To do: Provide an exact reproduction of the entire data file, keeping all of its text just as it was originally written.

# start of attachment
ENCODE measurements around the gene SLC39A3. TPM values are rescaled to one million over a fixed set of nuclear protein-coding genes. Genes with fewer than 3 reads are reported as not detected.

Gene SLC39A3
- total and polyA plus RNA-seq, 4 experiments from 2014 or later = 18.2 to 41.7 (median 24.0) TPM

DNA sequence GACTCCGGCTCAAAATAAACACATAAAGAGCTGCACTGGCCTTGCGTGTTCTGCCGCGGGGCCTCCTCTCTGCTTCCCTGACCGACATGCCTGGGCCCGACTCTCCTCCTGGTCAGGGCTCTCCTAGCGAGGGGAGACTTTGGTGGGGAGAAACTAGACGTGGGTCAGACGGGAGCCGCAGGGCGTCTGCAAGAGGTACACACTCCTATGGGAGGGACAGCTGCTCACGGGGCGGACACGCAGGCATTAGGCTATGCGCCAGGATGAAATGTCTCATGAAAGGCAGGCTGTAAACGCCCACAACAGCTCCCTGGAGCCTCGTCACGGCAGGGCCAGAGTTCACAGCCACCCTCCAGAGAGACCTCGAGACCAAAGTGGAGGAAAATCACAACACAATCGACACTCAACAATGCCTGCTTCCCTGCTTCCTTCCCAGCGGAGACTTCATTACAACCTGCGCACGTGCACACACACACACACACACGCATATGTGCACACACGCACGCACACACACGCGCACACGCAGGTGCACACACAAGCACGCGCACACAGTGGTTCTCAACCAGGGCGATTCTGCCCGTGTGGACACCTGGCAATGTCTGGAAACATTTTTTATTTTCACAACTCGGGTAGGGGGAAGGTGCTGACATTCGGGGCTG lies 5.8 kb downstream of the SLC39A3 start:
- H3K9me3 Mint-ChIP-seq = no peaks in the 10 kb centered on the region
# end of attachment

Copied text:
ENCODE measurements around the gene SLC39A3. TPM values are rescaled to one million over a fixed set of nuclear protein-coding genes. Genes with fewer than 3 reads are reported as not detected.

Gene SLC39A3
- total and polyA plus RNA-seq, 4 experiments from 2014 or later = 18.2 to 41.7 (median 24.0) TPM

DNA sequence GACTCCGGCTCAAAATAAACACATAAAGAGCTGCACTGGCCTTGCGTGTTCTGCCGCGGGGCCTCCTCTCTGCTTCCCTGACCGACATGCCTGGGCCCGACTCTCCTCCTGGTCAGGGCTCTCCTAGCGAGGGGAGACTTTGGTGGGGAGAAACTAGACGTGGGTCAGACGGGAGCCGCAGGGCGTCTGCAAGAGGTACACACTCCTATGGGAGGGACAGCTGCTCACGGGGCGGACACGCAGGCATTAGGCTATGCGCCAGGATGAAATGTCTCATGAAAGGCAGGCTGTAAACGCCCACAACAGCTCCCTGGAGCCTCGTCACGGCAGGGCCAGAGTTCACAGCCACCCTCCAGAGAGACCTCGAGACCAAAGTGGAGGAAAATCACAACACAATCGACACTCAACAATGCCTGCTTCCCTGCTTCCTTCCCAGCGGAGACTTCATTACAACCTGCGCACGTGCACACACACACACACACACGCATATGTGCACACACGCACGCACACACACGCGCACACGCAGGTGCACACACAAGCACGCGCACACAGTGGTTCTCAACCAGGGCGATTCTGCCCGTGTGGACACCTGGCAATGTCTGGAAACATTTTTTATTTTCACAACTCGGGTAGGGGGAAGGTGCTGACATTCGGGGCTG lies 5.8 kb downstream of the SLC39A3 start:
- H3K9me3 Mint-ChIP-seq = no peaks in the 10 kb centered on the region